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Nature. 2000 Jun 22;405(6789):932-5.

Enantioselective magnetochiral photochemistry

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Grenoble High Magnetic Field Laboratory, Max Planck Institut fur Festkorperforschung/CNRS, France.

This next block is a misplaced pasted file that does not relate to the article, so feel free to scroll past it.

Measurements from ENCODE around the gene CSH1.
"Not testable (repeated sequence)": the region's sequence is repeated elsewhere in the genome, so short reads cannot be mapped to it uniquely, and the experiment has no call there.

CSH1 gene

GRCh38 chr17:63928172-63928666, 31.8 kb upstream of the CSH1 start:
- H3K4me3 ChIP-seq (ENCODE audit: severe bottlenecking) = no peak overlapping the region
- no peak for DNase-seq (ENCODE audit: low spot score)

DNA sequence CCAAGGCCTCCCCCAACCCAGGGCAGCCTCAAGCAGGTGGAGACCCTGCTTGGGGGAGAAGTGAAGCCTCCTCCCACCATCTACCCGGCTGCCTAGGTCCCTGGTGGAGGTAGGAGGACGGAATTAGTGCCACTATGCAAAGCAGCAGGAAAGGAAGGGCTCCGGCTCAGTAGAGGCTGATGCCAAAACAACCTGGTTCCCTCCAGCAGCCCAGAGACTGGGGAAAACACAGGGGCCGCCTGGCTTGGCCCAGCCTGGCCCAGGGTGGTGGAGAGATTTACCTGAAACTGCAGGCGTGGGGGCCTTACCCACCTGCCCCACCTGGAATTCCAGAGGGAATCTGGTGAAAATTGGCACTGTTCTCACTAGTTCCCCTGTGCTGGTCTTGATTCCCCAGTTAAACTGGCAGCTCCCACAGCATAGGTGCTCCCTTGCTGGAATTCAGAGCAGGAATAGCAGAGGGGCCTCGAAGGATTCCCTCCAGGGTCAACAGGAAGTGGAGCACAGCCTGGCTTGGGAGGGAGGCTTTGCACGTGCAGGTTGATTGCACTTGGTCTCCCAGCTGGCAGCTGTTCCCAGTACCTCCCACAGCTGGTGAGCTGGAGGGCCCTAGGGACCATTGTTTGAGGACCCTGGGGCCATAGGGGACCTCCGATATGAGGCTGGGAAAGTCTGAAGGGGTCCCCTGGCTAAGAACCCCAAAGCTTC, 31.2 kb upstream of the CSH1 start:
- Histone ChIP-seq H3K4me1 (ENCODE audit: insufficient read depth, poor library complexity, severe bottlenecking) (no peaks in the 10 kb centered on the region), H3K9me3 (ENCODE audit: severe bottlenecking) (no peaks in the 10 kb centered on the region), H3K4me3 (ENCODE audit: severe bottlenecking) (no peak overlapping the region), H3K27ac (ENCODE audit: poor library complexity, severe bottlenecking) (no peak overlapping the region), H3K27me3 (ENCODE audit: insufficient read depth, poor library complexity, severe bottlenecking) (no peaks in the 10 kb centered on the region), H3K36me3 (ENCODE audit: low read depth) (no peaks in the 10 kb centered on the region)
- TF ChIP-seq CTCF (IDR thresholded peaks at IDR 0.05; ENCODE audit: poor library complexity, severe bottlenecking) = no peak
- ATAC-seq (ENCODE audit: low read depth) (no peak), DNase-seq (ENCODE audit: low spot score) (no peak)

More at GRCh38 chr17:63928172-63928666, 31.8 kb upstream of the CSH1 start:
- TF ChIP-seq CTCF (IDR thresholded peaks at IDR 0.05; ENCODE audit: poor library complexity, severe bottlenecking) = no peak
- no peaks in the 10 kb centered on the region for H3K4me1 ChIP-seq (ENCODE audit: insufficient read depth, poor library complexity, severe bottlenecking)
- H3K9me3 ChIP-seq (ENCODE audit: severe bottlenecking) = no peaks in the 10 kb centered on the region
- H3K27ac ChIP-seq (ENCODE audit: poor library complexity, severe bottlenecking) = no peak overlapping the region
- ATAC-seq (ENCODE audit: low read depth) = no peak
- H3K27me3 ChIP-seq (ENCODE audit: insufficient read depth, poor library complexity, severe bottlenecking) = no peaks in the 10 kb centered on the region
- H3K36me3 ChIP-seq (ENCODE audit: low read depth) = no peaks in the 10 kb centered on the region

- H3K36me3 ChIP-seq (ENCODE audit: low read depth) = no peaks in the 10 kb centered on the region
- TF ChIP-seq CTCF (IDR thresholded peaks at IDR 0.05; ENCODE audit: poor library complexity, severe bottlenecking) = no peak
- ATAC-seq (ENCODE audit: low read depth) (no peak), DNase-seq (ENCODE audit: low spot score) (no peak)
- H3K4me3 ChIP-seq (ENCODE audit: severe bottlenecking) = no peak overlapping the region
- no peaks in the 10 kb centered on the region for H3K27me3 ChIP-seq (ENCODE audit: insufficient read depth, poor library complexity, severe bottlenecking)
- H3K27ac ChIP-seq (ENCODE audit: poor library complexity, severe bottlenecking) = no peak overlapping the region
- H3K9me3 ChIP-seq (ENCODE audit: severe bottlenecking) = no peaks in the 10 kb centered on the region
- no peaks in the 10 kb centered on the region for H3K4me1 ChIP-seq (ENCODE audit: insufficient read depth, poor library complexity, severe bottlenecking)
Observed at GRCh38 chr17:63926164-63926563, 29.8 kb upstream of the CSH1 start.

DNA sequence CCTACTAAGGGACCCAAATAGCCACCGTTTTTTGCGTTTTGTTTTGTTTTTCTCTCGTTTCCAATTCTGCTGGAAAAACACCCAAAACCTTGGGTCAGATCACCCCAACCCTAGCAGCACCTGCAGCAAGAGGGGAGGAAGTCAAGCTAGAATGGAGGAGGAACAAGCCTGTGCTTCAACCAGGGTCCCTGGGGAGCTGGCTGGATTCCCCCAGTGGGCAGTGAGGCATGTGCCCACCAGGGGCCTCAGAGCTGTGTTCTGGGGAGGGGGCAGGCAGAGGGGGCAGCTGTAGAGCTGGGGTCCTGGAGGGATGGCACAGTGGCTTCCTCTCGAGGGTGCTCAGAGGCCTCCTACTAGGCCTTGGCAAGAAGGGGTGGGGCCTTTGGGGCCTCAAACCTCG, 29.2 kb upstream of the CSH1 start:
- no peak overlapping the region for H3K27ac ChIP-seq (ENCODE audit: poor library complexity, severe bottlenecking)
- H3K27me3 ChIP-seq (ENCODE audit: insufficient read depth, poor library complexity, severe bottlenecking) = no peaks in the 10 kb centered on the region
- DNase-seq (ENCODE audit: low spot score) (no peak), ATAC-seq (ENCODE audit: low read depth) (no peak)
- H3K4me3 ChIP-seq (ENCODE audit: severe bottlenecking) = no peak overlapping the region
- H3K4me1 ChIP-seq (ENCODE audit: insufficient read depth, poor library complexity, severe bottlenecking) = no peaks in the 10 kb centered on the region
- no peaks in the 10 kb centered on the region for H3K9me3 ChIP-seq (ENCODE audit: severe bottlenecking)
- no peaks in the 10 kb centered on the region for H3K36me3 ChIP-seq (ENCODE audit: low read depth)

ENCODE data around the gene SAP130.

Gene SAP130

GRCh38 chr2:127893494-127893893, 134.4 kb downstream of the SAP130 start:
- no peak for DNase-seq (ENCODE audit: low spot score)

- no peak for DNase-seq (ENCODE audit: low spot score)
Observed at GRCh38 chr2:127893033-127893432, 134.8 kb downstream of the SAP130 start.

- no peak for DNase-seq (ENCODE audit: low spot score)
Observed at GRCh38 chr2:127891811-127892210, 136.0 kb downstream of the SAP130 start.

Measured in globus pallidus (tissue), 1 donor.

Many chemical and physical systems can occur in two forms distinguished solely by being mirror images of each other. This phenomenon, known as chirality, is important in biochemistry, where reactions involving chiral molecules often require the participation of one specific enantiomer (mirror image) of the two possible ones. In fact, terrestrial life utilizes only the L enantiomers of amino acids, a pattern that is known as the 'homochirality of life' and which has stimulated long-standing efforts to understand its origin. Reactions can proceed enantioselectively if chiral reactants or catalysts are involved, or if some external chiral influence is present. But because chiral reactants and catalysts themselves require an enantioselective production process, efforts to understand the homochirality of life have focused on external chiral influences. One such external influence is circularly polarized light, which can influence the chirality of photochemical reaction products. Because natural optical activity, which occurs exclusively in media lacking mirror symmetry, and magnetic optical activity, which can occur in all media and is induced by longitudinal magnetic fields, both cause polarization rotation of light, the potential for magnetically induced enantioselectivity in chemical reactions has been investigated, but no convincing demonstrations of such an effect have been found. Here we show experimentally that magnetochiral anisotropy--an effect linking chirality and magnetism--can give rise to an enantiomeric excess in a photochemical reaction driven by unpolarized light in a parallel magnetic field, which suggests that this effect may have played a role in the origin of the homochirality of life.

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